Implications of present ground temperatures and relict stone stripes in the Ethiopian Highlands for the palaeoclimate of the tropics

Groos, Alexander R.; Niederhauser, Janik; Wraase, Luise; Hänsel, Falk; Nauss, Thomas; Akçar, Naki; Veit, Heinz (2020). Implications of present ground temperatures and relict stone stripes in the Ethiopian Highlands for the palaeoclimate of the tropics. Earth Surface Dynamics Discussions, pp. 1-37. Copernicus Publications 10.5194/esurf-2020-53

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Large sorted patterned grounds are the most prominent features of periglacial and permafrost environments of the mid and high latitudes, but have not yet been verified for the tropics. Here, we report on relict large sorted polygons (up to 8 m in diameter) and large sorted stone stripes (up to 1000 m long, 15 m wide, and 2 m deep) on the ~ 4000 m high Sanetti Plateau in the Bale Mountains, southern Ethiopian Highlands. For a systematic investigation of past and present frost-related processes and landforms in the Bale Mountains, we conducted geomorphological mapping both in the field and on satellite images. The sorted stone stripes were studied in more detail by applying aerial photogrammetry, ground-penetrating radar measurements, and 36Cl surface exposure dating. In addition, we installed 29 ground temperature data loggers between 3493 and 4377 m to analyse present frost occurrence and seasonal temperature variations from 2017 to 2020. Finally, we ran a simple experiment and combined recent ground temperature measurements with meteorological data in a statistical model to assess the air temperature depression needed for the past formation of deep seasonal frost and cyclic freezing and thawing on the plateau. Our results show that relict and modern periglacial landforms are common in the Bale Mountains. Nocturnal superficial ground frost on the plateau occurs at 35–90 days per year, but the mean annual ground temperature (~ 11 °C) is far off from seasonal or permanent frost conditions. The modelling experiment suggests a minimum air temperature depression on the plateau of 7.6 ± 1.3 °C for the emergence of several decimetre deep seasonal frost. The stone stripes probably formed under periglacial conditions in proximity of a palaeo ice cap on the plateau during the coldest period(s) of the last glacial cycle. We hypothesise that the slightly inclined and unglaciated areas of the plateau, the coexistence of regolith and large blocks, the occurrence of deep seasonal frost, as well as relatively dry conditions beyond the ice cap provided ideal conditions for frost heave and sorting and the formation of large sorted patterned grounds. The presence of these landforms and the associated air temperature depression provide further evidence for an amplified cooling of high tropical mountains during the last glacial period that is yet not well captured in global climate models.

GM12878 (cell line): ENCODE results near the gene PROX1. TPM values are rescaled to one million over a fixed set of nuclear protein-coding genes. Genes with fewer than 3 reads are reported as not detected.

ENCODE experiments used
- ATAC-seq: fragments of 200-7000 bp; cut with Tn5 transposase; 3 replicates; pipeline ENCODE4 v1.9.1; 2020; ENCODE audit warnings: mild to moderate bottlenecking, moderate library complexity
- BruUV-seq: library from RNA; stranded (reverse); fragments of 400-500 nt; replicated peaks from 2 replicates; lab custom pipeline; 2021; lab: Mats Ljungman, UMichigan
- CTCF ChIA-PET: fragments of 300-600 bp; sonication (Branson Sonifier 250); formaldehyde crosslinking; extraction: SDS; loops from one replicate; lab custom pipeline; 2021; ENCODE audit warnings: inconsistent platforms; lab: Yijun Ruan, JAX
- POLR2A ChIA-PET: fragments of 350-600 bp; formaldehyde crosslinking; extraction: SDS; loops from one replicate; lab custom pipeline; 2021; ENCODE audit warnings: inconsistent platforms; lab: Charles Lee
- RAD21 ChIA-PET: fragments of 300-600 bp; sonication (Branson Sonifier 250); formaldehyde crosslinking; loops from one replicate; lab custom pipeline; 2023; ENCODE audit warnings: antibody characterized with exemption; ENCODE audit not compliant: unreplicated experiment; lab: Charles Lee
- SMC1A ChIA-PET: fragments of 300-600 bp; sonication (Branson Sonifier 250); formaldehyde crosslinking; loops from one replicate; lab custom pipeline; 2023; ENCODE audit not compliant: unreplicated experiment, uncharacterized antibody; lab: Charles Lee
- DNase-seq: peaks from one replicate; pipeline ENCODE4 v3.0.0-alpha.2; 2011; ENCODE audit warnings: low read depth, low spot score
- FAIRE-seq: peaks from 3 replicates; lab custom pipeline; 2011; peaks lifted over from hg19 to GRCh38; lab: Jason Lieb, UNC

Item Type:

Journal Article (Original Article)


08 Faculty of Science > Institute of Geography
08 Faculty of Science > Institute of Geological Sciences

UniBE Contributor:

Groos, Alexander Raphael; Akçar, Naki and Veit, Heinz


900 History > 910 Geography & travel
500 Science > 550 Earth sciences & geology




Copernicus Publications


[4] Swiss National Science Foundation




Alexander Raphael Groos

Date Deposited:

26 Aug 2020 14:36

Last Modified:

31 May 2021 21:13

Publisher DOI:





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